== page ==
By Shameem C Hameed, Founder and CEO of blueBriX 

While the adoption and investment in health tech companies were significantly impacted by tough economic conditions and uncertainty, 2023 saw big advancements in the digital health and technology space, as companies developed new solutions and support for patients and physicians in line with their changing needs.

With the continued digitisation and automation of health care systems, this year is set to be just as transformative. Driven by a longer living population and the emergence of pioneering technologies with applications across the healthcare spectrum, 2024 will bring about more remarkable innovations, offering great potential for improvement in healthcare outcomes.

AI and GenAI in healthcare

Going back as far as 2015, healthcare has seen unprecedented adoption of AI and deep tech, which enables healthcare professionals to diagnose diseases faster and make more accurate predictions.

AI is also used to streamline modern global healthcare challenges, such as staff shortages, data overload and workflow inefficiency, and lessens the burden of administrative tasks, freeing up time for healthcare providers to focus on patient care.

AI will continue to be a key healthcare trend into 2024 and beyond, with Global Data’s Generative AI in the Medical Devices Sector Report predicting the market for the technology to be worth $908.7bn by 2030.

The evolution of GenAI will further enhance the capabilities of AI in healthcare, making it possible to use algorithms to predict the most effective treatment options for individual patients. This development will bring in an era of personalised medicine, where treatment plans are tailored to the specific needs and genetic makeup of each patient.

Wearable and at-home smart medical devices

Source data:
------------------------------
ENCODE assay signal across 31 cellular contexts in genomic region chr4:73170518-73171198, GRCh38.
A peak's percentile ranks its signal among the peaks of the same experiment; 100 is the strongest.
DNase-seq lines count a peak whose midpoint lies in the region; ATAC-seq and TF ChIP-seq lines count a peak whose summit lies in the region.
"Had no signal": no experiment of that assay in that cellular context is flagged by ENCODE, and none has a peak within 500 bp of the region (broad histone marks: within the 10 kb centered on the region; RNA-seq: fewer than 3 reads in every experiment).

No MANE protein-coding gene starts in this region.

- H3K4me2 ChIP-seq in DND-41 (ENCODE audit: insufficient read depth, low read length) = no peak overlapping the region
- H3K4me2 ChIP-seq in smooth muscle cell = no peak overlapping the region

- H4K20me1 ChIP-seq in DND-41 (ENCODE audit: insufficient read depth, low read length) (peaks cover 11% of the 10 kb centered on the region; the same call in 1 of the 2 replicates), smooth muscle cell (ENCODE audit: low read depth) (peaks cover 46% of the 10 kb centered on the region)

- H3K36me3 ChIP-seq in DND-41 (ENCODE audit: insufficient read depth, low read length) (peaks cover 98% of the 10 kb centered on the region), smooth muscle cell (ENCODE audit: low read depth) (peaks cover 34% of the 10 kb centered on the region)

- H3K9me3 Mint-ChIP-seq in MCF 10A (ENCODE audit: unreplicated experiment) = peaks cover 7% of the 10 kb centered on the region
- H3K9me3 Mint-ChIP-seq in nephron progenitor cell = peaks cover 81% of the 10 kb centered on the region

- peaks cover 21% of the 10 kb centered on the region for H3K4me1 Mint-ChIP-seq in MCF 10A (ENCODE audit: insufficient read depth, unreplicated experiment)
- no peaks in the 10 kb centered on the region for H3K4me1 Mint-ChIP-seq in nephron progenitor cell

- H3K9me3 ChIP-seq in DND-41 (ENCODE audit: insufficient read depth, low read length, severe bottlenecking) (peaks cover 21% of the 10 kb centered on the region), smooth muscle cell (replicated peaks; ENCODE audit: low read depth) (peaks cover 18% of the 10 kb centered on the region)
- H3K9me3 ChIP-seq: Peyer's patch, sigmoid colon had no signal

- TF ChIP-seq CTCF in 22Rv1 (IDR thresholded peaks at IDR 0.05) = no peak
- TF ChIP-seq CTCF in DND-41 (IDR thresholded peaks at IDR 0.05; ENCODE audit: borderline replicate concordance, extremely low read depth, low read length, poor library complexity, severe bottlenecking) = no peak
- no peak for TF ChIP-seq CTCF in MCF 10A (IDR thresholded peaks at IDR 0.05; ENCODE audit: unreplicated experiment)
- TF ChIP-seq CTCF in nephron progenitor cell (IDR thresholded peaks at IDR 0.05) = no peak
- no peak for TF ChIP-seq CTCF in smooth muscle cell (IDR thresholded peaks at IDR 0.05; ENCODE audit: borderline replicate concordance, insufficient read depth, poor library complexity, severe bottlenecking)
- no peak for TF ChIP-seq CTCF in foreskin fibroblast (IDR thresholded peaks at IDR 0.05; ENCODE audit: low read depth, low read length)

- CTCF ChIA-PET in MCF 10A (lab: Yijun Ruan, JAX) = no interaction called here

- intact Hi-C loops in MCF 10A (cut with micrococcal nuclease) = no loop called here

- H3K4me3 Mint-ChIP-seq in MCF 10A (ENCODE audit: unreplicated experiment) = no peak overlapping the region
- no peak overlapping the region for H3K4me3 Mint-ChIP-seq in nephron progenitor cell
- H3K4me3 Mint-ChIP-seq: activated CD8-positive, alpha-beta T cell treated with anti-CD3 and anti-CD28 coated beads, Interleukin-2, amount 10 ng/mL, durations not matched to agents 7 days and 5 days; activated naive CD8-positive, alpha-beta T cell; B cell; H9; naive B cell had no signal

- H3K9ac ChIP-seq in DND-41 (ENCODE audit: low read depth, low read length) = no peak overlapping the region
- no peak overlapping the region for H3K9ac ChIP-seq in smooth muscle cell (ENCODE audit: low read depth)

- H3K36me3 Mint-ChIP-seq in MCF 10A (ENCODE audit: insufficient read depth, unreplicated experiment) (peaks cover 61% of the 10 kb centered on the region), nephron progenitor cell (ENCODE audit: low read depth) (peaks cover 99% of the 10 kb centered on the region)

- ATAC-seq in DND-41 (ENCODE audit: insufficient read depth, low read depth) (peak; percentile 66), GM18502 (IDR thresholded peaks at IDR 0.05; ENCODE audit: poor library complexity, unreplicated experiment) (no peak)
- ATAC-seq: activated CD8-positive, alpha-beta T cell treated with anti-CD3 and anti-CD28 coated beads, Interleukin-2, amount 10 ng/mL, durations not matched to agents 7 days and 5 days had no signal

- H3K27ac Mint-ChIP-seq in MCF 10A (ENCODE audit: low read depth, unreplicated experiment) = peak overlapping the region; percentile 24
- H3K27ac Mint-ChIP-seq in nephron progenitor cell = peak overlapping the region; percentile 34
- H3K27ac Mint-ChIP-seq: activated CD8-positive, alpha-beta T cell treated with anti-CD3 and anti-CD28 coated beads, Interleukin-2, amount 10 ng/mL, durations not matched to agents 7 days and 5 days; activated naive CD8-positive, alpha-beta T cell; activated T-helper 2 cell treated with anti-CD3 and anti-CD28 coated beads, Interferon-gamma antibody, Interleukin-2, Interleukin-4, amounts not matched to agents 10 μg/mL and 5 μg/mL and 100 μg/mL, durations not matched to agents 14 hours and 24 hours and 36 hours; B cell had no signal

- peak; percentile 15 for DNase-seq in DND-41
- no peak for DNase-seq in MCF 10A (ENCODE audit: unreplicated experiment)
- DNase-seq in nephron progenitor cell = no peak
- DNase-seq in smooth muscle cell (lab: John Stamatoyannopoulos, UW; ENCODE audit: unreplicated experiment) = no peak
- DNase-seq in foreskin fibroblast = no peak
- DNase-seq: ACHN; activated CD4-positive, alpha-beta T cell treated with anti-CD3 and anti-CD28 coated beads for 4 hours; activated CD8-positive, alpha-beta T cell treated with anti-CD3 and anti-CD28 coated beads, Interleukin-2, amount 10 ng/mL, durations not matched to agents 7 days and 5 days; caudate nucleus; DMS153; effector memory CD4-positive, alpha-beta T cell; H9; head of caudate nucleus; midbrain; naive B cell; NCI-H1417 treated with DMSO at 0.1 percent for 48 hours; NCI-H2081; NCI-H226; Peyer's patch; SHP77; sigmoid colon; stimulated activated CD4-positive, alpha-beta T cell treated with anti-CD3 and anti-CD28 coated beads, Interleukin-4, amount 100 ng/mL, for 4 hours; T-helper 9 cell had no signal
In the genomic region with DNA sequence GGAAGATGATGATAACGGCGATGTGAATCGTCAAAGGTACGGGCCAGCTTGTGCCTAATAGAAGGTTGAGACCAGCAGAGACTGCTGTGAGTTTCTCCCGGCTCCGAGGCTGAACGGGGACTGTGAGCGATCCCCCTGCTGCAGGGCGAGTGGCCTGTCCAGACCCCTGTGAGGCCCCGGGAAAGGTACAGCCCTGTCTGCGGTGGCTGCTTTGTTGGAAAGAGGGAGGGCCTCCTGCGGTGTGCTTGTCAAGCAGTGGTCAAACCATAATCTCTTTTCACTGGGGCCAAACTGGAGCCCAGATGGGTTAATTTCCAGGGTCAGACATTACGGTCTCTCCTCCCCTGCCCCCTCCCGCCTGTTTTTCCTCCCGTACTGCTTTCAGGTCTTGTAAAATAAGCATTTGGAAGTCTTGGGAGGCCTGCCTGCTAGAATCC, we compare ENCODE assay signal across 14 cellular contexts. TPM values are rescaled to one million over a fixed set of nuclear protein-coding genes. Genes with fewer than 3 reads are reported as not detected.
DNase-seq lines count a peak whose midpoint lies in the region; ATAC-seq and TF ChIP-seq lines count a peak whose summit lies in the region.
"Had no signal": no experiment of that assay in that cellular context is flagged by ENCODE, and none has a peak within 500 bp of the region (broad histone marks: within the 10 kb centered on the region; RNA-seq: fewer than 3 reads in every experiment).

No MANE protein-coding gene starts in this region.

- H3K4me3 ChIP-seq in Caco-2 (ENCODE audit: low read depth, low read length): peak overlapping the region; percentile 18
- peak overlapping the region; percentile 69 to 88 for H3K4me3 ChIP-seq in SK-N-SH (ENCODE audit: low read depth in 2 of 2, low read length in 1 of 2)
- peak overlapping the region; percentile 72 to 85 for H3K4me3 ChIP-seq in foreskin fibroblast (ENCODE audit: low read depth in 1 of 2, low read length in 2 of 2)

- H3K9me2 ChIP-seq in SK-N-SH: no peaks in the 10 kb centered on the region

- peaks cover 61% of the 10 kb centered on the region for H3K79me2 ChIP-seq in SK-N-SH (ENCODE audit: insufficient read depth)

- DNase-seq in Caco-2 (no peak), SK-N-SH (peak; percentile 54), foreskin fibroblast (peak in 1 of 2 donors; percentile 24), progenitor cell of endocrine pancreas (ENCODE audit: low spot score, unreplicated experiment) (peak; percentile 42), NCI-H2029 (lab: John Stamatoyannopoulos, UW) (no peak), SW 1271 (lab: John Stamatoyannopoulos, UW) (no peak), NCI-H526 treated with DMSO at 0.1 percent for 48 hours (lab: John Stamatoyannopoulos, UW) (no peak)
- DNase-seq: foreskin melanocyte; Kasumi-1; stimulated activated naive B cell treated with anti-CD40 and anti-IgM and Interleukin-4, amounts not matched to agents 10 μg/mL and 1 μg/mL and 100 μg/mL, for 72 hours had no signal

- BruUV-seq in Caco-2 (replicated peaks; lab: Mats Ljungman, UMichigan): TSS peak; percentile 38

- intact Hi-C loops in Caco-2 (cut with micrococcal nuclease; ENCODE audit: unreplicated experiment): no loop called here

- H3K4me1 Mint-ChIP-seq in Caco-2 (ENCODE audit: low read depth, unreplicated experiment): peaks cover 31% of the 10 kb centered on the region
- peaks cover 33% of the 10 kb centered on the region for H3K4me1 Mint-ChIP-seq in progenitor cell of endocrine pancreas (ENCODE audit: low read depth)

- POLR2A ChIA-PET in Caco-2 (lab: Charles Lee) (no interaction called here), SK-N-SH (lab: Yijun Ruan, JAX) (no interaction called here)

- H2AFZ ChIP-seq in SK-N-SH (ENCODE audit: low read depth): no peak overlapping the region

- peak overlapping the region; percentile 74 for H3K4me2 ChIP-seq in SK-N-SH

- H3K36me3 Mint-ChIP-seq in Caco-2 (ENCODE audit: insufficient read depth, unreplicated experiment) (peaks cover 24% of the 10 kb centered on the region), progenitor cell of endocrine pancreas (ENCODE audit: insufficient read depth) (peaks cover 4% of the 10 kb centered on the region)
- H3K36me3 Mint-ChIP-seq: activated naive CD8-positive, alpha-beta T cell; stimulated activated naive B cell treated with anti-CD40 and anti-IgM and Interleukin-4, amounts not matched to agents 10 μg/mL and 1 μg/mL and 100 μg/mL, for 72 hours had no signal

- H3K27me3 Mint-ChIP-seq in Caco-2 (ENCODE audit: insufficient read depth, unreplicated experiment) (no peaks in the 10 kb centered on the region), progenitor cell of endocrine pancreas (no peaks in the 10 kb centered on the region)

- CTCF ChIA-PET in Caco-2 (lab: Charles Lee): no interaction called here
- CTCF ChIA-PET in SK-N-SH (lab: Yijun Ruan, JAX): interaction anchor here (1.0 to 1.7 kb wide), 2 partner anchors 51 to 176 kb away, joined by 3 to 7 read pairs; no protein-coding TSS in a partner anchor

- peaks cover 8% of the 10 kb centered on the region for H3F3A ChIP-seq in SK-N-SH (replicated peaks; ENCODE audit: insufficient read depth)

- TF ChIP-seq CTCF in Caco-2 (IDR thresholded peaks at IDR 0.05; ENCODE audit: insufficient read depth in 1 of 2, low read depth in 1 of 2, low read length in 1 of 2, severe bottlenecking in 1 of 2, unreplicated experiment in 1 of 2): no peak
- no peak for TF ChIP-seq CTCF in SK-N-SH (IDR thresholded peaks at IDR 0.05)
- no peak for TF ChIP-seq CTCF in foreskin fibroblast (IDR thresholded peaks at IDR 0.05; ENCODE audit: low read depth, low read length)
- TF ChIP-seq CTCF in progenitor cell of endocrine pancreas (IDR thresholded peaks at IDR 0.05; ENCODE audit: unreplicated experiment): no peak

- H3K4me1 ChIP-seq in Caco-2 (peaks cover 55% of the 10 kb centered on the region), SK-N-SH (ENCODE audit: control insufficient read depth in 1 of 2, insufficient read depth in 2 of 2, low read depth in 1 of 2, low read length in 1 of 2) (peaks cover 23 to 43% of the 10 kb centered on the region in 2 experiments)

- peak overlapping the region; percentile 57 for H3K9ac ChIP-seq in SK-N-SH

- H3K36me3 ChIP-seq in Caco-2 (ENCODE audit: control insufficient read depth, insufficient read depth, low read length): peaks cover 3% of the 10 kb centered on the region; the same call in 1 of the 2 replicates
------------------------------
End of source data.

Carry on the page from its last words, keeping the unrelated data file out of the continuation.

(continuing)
As the healthcare sector seeks to use technology to consolidate data and improve patient care, wearable technology will continue to flood the market in 2024.

Interest in the wearable health tech market reached its peak in the mid-2000s, before settling down as the devices became part of everyday life. However, the onset of the Covid-19 pandemic provided a boost to the industry, with consumers becoming more invested in tracking their own health with minimal engagement with others. The pandemic also heightened awareness of unexpected illnesses and health issues, and how consumers can help track and manage their own needs.

The global wearable healthcare technology market, expected to be worth nearly US$200 billion by 2027, is made up of devices that users wear – on their wrists, feet, heads, or as fabric – such as smartwatches and activity trackers like Fitbit, as well as offering the promise of proactive health management and the early detection of serious conditions such as diabetes and asthma.

Asthma, which is the most common chronic condition in children, is one area where researchers can use wearables to help prevent medical events. Wearables with sensors that track a patient’s breathing and oxygen levels, along with environmental factors such as pollen count, are used to help prevent asthma attacks.

Meanwhile, those with diabetes can use wearables to assess glucose levels by inserting sensors just under the skin, allowing them to track and manage their own health needs. Some applications are also set up to alert healthcare providers should there be concerns that need a rapid response.

More complex data such as CT scanning and ultrasound images can also be gathered from the likes of Google Glass Enterprise Edition.